“In my short life, I’ve experienced racism,” says Nomar Garciaparra, speaking to a crowd of about 200 gathered at the Lennox Little League field. Today’s a big day for Lennox, a tiny city (officially, it’s a “Census Designated Place”) in Los Angeles County, less than a mile east of LAX. Two months after almost having to cancel this year’s little league season (primarily due to a fee hike imposed by the L.A. Unified School District, who owns the field), the three-diamond ballpark is finally open after being completely renovated under the auspices of the Walmart’s “42” Field Refurbishment Program. “But I can’t even imagine what Jackie Robinson had to go through,” continues Garciaparra. “For someone like me, someone like you, because of him, we have an opportunity to fulfill a dream, to play Major League Baseball.”

The mostly Latino crowd cheers. Loud. Proud to see a hometown hero, up close and personal, giving his personal blessing to their tiny slice of America. Although Garciaparra grew up in Whittier, another of L.A. County’s many small “cities,” Los Angeles, city, county and metro, is as much a cultural center-point as a geographic locale, so Lennox might as well be home for him. And given the former shortstop’s ethnic roots, to the parents, couches, volunteers and especially the kids here, Nomar’s a homie, through and true.

When Jack Roosevelt Robinson stepped on to Ebbet’s Field on April 15, 1947 and took first base for the Brooklyn Dodgers, almost ten years before the start of the Civil Rights Movement, the America whose favorite pastime he then represented was a different place. As exemplified in 42, Warner Bros’ new biopic of the Hall of Famer, Jackie Robinson was subject to more outright instances of racial hatred in his first year of rockin’ Dodger blue than you and I might ever witness in our lifetime. That he managed to not only play the game, but play it damn well, winning the first-ever Major League Rookie of the Year award in the process, despite constant harassment, verbal abuse, physical violence disguised as “circumstantial to the sport” and a barrage of death threats, is testament to the man’s prowess on the field and stature as a man capable of enduring a lot more than most men would even imagine, all for the love of the game.

Sixty-six years later, a man named Roberto Aguirre takes the podium at the Lennox field and tells the crowd why he also loves the game: “I lost a lot of friends, growing up. But one way out for me was baseball. I look back now and say that if it weren’t for Little League, for Lennox Little League, I’d be in a different spot. Maybe not even here.”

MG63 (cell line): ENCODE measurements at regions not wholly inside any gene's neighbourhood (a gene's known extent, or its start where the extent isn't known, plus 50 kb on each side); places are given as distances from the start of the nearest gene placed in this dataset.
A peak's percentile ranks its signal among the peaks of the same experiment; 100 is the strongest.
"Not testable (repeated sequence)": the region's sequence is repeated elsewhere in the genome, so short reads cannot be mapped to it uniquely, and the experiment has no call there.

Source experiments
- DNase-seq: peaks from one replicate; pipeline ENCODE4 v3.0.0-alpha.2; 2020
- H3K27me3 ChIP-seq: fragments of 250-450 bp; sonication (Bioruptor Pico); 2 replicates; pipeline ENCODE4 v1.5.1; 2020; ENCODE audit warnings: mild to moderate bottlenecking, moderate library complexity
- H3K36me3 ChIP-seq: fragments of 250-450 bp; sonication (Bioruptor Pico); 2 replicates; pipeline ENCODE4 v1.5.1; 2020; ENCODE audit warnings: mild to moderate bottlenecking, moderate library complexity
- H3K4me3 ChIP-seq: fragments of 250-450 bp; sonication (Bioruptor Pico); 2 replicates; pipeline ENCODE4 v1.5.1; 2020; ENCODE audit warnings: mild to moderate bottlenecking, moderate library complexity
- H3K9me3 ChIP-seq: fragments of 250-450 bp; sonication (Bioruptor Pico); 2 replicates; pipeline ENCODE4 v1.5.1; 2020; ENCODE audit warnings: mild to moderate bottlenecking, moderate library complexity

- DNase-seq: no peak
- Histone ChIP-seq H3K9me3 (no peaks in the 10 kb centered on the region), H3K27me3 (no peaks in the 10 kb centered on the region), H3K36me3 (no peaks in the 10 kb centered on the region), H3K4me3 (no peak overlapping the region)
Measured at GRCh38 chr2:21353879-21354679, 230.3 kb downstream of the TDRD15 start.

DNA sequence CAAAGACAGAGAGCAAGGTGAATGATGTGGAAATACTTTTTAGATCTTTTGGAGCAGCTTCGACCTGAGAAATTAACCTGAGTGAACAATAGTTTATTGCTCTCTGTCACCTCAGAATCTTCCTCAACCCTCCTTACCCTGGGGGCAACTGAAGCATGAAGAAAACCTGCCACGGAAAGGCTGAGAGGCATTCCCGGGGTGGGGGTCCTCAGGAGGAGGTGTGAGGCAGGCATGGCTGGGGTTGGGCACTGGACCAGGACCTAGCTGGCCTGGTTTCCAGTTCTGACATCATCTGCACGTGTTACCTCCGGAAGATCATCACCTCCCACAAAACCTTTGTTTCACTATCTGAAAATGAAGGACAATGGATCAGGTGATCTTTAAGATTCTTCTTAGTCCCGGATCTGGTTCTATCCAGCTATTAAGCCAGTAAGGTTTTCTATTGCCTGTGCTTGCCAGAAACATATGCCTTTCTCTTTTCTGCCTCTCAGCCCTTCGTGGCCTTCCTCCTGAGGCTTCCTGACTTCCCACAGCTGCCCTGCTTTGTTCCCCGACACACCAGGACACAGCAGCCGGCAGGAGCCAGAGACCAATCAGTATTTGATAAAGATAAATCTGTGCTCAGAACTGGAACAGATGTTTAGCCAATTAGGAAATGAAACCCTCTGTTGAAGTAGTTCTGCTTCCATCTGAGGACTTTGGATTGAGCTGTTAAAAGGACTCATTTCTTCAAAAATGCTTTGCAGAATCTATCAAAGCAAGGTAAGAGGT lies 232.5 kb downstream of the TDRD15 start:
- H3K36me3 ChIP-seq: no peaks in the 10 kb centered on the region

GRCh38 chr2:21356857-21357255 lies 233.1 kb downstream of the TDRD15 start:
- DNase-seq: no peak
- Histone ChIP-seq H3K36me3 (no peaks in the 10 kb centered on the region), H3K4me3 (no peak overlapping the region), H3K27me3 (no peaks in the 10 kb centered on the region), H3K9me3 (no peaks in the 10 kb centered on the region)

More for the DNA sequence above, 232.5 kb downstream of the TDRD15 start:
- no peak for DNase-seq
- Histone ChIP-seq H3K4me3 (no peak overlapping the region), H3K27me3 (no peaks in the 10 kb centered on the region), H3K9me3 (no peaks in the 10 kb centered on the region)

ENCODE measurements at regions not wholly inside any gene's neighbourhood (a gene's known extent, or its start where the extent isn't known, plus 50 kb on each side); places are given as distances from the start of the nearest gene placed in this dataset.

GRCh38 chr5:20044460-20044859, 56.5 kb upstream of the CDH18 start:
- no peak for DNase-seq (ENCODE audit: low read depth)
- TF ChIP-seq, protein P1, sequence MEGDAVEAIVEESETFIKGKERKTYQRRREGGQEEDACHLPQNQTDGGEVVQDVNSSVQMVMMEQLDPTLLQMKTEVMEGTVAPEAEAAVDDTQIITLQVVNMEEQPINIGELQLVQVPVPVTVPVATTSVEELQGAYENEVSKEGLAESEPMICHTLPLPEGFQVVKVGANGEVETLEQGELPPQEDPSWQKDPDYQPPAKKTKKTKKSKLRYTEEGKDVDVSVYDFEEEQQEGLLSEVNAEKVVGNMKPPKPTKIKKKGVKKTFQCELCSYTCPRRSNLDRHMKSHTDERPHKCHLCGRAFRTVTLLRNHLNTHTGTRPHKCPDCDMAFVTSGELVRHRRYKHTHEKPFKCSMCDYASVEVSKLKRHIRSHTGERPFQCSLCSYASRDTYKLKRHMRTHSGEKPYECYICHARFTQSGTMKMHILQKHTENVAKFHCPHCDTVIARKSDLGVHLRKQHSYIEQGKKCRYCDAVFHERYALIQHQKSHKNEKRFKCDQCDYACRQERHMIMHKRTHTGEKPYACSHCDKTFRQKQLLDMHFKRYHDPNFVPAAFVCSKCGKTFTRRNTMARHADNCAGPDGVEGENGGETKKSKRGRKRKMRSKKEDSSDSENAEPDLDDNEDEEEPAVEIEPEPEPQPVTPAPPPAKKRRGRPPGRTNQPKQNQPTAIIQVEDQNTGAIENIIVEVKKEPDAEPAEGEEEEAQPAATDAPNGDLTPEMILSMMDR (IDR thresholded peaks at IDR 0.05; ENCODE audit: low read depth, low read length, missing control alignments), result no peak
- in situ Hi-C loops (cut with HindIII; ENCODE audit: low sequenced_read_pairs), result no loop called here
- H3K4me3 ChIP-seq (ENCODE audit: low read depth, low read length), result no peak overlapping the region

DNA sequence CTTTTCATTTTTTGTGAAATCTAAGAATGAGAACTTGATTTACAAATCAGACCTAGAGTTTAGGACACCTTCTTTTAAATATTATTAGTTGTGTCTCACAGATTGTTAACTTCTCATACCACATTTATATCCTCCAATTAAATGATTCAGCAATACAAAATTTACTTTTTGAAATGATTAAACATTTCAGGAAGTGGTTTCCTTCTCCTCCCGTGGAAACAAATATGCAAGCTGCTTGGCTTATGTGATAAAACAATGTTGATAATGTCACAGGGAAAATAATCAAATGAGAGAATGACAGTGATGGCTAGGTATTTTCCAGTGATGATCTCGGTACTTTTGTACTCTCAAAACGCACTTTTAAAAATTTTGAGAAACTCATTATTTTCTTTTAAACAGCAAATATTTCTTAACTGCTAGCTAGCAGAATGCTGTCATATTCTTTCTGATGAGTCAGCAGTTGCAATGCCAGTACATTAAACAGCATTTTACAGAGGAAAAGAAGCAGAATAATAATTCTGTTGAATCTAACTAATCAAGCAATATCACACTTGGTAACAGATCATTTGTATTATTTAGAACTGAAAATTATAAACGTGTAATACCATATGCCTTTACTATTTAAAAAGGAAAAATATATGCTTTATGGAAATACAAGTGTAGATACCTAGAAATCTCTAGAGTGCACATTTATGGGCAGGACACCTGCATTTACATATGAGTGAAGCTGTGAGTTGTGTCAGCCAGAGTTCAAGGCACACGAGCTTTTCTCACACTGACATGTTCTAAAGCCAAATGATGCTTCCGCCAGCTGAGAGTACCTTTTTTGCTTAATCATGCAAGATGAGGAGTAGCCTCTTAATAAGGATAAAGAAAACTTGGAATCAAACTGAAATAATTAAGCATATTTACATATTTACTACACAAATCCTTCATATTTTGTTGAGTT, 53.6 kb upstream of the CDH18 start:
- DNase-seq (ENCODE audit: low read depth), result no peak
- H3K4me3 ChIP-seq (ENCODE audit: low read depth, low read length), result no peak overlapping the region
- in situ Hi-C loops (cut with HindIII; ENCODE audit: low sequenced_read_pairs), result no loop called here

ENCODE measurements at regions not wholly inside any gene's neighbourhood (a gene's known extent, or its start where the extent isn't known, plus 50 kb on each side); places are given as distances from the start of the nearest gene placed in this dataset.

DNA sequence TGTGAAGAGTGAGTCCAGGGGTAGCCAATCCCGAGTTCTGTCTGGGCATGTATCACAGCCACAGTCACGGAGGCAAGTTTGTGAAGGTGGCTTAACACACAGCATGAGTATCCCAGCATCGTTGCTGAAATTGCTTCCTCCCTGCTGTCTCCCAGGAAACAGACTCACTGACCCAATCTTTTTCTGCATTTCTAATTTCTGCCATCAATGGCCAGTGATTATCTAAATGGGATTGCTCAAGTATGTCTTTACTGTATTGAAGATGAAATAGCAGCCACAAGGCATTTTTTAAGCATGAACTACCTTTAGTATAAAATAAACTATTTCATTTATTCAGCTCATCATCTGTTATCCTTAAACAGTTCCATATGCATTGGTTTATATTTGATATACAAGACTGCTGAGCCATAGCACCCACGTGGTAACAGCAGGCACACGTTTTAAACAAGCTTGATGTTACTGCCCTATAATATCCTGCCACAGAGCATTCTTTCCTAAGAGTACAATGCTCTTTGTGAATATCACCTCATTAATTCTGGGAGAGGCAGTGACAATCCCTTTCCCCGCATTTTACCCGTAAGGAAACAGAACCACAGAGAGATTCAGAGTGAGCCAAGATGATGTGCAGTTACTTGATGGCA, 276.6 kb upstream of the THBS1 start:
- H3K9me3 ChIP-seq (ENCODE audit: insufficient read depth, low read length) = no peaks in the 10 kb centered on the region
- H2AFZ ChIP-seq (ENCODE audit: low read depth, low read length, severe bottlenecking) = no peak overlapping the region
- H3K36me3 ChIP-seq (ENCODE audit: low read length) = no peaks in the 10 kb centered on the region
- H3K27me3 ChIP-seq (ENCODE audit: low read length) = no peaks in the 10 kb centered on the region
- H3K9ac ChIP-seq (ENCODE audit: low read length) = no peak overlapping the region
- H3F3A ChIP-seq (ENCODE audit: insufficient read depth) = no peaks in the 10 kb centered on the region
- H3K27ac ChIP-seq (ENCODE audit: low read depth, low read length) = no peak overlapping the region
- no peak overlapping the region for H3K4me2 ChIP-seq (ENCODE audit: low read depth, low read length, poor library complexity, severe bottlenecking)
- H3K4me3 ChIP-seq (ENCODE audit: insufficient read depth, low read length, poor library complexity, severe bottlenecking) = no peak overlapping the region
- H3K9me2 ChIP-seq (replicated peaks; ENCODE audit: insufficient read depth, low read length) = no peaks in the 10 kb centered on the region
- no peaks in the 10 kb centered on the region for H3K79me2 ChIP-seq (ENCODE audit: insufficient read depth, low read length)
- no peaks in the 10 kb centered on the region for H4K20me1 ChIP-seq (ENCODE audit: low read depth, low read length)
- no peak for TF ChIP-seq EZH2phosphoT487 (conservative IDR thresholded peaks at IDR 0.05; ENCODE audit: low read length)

Aguirre grew up here, played ball here, coached here and eventually took charge of the league and now serves as its President, all under increasingly more difficult circumstances, from persuading his kids – 400 in total – to stay out of gangs and play ball instead to the aforementioned L.A. Unified School District doubling the fees they charge the League for use of the field, which is officially part of Lennox Middle School. (The LAUSD argued that the fee hikes were to cover the costs of security, due to the proliferation of gangs in the area, but Aguirre argued back that in all his years with the League, they’ve never had a problem with the gangs). Back in January, with the season at the eleventh hour of being cancelled, even a local strip club tried to come to the rescue by donating the season’s fee, but Aguirre had to turn it down.

Eventually donations came in, including the hefty one being highlighted today.

In partnership with Scotts (the lawn care company), Ball Park Hot Dogs, Warner Bros Pictures and the Jerry Clark Foundation (an organization dedicated to empowering kids via academics and athletics), Walmart identified and refurbished ten little league fields in lower-income areas across the country, from Orlando to Atlanta to Chicago’s South Side and all the way here, directly under the flight path of incoming airliners to the City of Angels, in the tiny little city of Lennox, where a hundred or so bright-eyed, future Major League prospects tune in to their everyday hero, Aguirre, concluding his “thank you” speech to Nomar and the various Walmart, Scotts and even LAUSD representatives in attendance, by pointing to the large poster from 42 of Jackie Robinson sliding into home: “Baseball saved my life.”